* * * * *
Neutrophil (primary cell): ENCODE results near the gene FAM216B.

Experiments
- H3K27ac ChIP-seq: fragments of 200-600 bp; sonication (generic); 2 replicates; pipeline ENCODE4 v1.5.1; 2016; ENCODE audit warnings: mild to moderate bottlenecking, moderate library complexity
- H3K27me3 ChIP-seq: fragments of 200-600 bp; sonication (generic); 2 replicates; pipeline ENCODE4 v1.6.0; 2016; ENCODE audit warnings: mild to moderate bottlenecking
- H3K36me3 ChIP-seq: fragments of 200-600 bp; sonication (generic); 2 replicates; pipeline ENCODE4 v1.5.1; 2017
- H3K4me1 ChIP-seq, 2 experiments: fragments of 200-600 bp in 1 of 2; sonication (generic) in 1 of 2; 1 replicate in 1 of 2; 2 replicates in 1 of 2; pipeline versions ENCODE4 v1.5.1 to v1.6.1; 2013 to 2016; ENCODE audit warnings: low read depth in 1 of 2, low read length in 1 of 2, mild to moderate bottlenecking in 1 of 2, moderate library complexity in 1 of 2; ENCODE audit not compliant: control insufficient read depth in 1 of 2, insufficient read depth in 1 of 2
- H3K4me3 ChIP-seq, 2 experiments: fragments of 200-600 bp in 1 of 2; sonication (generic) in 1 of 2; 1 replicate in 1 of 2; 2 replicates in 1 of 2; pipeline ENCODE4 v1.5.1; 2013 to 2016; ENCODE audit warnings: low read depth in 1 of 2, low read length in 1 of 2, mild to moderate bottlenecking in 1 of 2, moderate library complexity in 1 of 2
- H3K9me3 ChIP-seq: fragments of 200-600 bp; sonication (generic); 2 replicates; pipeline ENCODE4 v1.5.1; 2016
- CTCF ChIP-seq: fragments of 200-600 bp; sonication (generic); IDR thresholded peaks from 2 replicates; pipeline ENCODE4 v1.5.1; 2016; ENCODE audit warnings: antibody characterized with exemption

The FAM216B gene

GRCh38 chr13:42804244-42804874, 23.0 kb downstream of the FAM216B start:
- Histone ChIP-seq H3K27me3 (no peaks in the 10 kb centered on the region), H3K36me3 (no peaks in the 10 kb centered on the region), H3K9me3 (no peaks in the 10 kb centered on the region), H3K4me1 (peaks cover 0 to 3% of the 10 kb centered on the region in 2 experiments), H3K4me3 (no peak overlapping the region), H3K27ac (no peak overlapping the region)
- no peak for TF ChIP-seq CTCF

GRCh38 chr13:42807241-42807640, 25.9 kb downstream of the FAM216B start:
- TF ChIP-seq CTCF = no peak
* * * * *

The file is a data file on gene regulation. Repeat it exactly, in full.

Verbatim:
Neutrophil (primary cell): ENCODE results near the gene FAM216B.

Experiments
- H3K27ac ChIP-seq: fragments of 200-600 bp; sonication (generic); 2 replicates; pipeline ENCODE4 v1.5.1; 2016; ENCODE audit warnings: mild to moderate bottlenecking, moderate library complexity
- H3K27me3 ChIP-seq: fragments of 200-600 bp; sonication (generic); 2 replicates; pipeline ENCODE4 v1.6.0; 2016; ENCODE audit warnings: mild to moderate bottlenecking
- H3K36me3 ChIP-seq: fragments of 200-600 bp; sonication (generic); 2 replicates; pipeline ENCODE4 v1.5.1; 2017
- H3K4me1 ChIP-seq, 2 experiments: fragments of 200-600 bp in 1 of 2; sonication (generic) in 1 of 2; 1 replicate in 1 of 2; 2 replicates in 1 of 2; pipeline versions ENCODE4 v1.5.1 to v1.6.1; 2013 to 2016; ENCODE audit warnings: low read depth in 1 of 2, low read length in 1 of 2, mild to moderate bottlenecking in 1 of 2, moderate library complexity in 1 of 2; ENCODE audit not compliant: control insufficient read depth in 1 of 2, insufficient read depth in 1 of 2
- H3K4me3 ChIP-seq, 2 experiments: fragments of 200-600 bp in 1 of 2; sonication (generic) in 1 of 2; 1 replicate in 1 of 2; 2 replicates in 1 of 2; pipeline ENCODE4 v1.5.1; 2013 to 2016; ENCODE audit warnings: low read depth in 1 of 2, low read length in 1 of 2, mild to moderate bottlenecking in 1 of 2, moderate library complexity in 1 of 2
- H3K9me3 ChIP-seq: fragments of 200-600 bp; sonication (generic); 2 replicates; pipeline ENCODE4 v1.5.1; 2016
- CTCF ChIP-seq: fragments of 200-600 bp; sonication (generic); IDR thresholded peaks from 2 replicates; pipeline ENCODE4 v1.5.1; 2016; ENCODE audit warnings: antibody characterized with exemption

The FAM216B gene

GRCh38 chr13:42804244-42804874, 23.0 kb downstream of the FAM216B start:
- Histone ChIP-seq H3K27me3 (no peaks in the 10 kb centered on the region), H3K36me3 (no peaks in the 10 kb centered on the region), H3K9me3 (no peaks in the 10 kb centered on the region), H3K4me1 (peaks cover 0 to 3% of the 10 kb centered on the region in 2 experiments), H3K4me3 (no peak overlapping the region), H3K27ac (no peak overlapping the region)
- no peak for TF ChIP-seq CTCF

GRCh38 chr13:42807241-42807640, 25.9 kb downstream of the FAM216B start:
- TF ChIP-seq CTCF = no peak